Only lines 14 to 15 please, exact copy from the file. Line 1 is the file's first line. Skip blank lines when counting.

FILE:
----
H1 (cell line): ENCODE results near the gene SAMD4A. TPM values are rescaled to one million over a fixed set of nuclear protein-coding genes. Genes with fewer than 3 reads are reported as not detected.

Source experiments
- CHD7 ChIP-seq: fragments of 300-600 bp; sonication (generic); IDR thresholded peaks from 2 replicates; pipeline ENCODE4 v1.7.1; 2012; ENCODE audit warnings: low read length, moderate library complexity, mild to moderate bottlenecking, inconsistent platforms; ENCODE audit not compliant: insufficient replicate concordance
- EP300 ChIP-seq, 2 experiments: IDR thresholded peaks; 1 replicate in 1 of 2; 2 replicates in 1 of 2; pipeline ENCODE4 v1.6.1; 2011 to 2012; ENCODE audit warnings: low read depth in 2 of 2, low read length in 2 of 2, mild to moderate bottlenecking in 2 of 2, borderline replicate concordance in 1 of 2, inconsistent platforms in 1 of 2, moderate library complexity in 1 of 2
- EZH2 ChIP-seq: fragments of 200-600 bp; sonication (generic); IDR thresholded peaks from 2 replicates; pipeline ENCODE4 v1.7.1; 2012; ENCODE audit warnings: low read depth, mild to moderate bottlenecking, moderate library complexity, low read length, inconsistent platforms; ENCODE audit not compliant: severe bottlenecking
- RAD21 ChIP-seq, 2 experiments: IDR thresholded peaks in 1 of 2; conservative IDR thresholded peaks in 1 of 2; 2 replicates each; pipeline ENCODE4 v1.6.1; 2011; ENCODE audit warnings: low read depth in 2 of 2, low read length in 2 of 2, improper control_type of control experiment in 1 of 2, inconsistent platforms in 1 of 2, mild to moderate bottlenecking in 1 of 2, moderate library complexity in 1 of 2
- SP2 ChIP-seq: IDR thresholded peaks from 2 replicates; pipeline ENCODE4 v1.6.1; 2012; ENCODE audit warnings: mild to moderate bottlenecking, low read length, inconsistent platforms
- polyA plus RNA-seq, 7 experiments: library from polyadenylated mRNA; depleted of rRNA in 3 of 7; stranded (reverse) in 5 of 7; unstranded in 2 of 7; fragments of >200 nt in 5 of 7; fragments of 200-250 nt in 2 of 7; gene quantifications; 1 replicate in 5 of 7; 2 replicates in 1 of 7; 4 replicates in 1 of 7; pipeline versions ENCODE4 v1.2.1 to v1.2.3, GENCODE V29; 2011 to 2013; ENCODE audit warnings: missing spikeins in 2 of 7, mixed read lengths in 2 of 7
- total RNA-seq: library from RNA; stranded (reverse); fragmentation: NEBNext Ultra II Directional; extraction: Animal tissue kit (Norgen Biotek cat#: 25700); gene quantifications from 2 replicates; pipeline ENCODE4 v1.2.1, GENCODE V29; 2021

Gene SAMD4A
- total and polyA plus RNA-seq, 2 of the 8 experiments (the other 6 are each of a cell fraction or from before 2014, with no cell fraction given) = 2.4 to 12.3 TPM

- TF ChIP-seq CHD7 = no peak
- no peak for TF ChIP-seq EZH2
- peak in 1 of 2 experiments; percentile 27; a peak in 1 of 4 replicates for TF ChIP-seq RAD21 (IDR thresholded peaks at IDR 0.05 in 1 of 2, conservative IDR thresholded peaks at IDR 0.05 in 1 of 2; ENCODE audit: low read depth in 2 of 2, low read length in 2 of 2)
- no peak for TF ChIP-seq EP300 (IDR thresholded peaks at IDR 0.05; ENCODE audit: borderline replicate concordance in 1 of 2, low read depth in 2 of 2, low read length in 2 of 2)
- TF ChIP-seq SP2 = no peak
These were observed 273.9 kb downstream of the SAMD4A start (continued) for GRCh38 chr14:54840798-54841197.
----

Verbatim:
- peak in 1 of 2 experiments; percentile 27; a peak in 1 of 4 replicates for TF ChIP-seq RAD21 (IDR thresholded peaks at IDR 0.05 in 1 of 2, conservative IDR thresholded peaks at IDR 0.05 in 1 of 2; ENCODE audit: low read depth in 2 of 2, low read length in 2 of 2)
- no peak for TF ChIP-seq EP300 (IDR thresholded peaks at IDR 0.05; ENCODE audit: borderline replicate concordance in 1 of 2, low read depth in 2 of 2, low read length in 2 of 2)